A successful Big Data pipeline transmits data efficiently, reducing pauses and blockages between various tasks, keeping each process operational. The Apache Airflow provides a customizable ecosystem for developing and managing data pipelines. Moreover, it eliminates the need for a collection of tools and various homegrown processes. Using real-time features and instances we will understand how Big Data Pipeline with Apache Airflow simplifies and automates data pipelines, minimize operational costs, etc. And how easily integrate all the technologies within the stack.
Furthermore, data pipelines are useful to extract transform and load (ETL) data to and through different sources.
Today, it is easier for us to build a data pipeline that can efficiently scale with the size of data as the important technologies within the Big Data environment are all open-source and free to use.
Therefore, we can use any kind of technology to store data, whether it could be a powerful Hadoop cluster or a trusted RDBMS (Relational Database Management System). Moreover, connecting it to a fully-active pipeline is a project. But, it may reward with invaluable insights. A big data pipeline should be composed of the three different technologies such as; Apache Airflow, Spark, and Zeppelin. This can be useful to easily integrate with the highest range of data architectures.
Let Airflow organize things for big data pipeline
Apache airflow is one of those important technologies that are useful & easy to put in place that offers extended capabilities. The workflow management system that was first introduced by Airbnb has gained maximum popularity. Due to its powerful UI feature and its effectiveness through the use of Python is much useful.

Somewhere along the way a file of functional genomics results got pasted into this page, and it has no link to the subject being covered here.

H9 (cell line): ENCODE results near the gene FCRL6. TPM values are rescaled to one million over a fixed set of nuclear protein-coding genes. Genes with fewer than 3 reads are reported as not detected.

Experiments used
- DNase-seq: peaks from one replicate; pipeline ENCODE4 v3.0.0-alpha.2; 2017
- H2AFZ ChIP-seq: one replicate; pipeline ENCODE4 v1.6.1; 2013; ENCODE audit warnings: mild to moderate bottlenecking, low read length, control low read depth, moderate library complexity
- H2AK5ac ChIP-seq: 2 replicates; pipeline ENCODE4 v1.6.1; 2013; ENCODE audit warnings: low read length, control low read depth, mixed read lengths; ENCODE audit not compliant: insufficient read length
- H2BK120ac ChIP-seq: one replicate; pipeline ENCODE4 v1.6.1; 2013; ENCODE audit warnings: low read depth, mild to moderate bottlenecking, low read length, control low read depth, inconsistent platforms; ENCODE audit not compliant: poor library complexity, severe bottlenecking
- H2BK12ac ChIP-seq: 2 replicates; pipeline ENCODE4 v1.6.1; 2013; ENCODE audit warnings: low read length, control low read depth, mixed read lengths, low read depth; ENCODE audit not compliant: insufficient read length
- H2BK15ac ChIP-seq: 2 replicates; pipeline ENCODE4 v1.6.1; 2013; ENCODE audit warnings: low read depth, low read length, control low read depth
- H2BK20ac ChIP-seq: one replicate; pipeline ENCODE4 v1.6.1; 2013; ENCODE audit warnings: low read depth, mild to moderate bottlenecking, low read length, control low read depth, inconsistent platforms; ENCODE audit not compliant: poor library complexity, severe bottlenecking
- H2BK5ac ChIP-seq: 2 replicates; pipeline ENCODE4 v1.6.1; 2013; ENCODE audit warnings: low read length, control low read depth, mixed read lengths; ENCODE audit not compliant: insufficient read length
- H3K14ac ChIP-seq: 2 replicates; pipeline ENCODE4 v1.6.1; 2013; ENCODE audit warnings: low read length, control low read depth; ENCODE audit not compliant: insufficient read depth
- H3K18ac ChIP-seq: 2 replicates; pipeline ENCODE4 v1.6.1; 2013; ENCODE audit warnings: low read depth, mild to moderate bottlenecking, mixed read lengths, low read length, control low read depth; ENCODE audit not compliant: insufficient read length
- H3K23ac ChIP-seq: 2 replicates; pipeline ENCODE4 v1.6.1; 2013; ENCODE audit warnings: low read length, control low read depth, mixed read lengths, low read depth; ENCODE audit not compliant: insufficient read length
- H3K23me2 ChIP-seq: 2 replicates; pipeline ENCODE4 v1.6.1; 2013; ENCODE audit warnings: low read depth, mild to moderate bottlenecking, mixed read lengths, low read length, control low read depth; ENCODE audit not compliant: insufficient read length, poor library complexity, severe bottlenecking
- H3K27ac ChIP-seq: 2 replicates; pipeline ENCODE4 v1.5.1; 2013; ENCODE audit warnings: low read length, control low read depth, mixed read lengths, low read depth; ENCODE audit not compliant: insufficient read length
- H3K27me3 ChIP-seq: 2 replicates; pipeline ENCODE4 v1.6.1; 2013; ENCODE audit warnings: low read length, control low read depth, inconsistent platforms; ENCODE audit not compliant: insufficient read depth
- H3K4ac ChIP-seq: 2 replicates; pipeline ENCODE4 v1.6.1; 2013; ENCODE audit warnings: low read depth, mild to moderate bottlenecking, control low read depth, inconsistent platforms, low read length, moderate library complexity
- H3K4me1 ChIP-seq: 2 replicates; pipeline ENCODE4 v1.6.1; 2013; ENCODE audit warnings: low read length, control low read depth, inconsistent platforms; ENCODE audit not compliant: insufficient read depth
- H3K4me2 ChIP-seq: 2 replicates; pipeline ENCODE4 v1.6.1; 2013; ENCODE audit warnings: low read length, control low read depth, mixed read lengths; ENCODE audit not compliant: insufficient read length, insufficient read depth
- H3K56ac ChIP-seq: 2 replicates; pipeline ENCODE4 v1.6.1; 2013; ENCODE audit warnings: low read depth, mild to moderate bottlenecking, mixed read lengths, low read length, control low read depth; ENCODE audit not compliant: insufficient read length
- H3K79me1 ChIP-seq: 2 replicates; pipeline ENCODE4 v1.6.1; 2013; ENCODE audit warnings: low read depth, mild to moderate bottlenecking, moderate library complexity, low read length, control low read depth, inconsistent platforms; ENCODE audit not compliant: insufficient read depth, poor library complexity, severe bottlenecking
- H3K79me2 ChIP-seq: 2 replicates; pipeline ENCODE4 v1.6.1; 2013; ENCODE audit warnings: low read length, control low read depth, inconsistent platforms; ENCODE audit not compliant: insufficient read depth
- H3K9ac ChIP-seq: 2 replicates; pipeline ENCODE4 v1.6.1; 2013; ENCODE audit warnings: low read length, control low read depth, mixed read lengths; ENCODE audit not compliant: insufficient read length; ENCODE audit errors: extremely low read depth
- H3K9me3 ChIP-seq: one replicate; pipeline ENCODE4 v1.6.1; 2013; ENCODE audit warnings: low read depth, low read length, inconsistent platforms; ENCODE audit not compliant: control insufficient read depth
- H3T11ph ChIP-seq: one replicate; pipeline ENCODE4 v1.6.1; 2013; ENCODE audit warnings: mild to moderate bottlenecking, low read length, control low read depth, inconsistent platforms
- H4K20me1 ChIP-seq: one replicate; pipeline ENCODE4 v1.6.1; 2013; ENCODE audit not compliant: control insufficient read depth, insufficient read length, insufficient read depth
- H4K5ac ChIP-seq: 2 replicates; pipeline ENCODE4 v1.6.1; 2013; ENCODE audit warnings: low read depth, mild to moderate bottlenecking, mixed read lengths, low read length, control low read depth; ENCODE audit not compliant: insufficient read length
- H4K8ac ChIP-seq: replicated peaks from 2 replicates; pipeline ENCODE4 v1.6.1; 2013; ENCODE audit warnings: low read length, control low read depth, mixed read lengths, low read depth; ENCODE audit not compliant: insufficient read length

Moreover, the Airflow relies on four basic elements that help it to simplify any data pipeline. These are:
DAGs (Directed Acyclic Graphs)
Airflow uses the DAG concept to build batch jobs in the best and efficient way. Moreover, using DAGs the user may have a good number of chances to build his data pipeline most probably.
The tasks are another part of the data pipeline building. The Airflow’s DAGs are divided into different tasks. And all of the work happens using the code that the user writes within these tasks. (It allows us to do anything within an Airflow task)
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Within a wide range of business cases, the nature of the data pipeline may require to share information between the different tasks. Besides, using Airflow it can be easy to do through the use of X-COM functions. These functions mostly rely on Airflow’s database to store data we need to share from one task to another.
Unlike other workflow management tools under the Big Data universe, the Airflow contains its scheduler that makes building the pipeline much easier.
Moreover, using an Airflow server and scheduler up running is just left a few commands away to process. Therefore, within a few minutes, the user could find navigating the easy UI of his Airflow web-server.
The next step includes connecting Airflow to the database or data management system. Furthermore, the Airflow offers a direct possible way to do that through the use of the User interface. And it’s all the user needs to perform to have an up and running Airflow server combined within the data architecture. Now the user can use its powerful capacity to manage the big data pipelines by managing the existing pipelines through Airflow’s DAGs workflow.
Now Spark will perform the hard work
The Apache Spark no longer needs an introduction, as it’s a part of the distributed data-processing framework.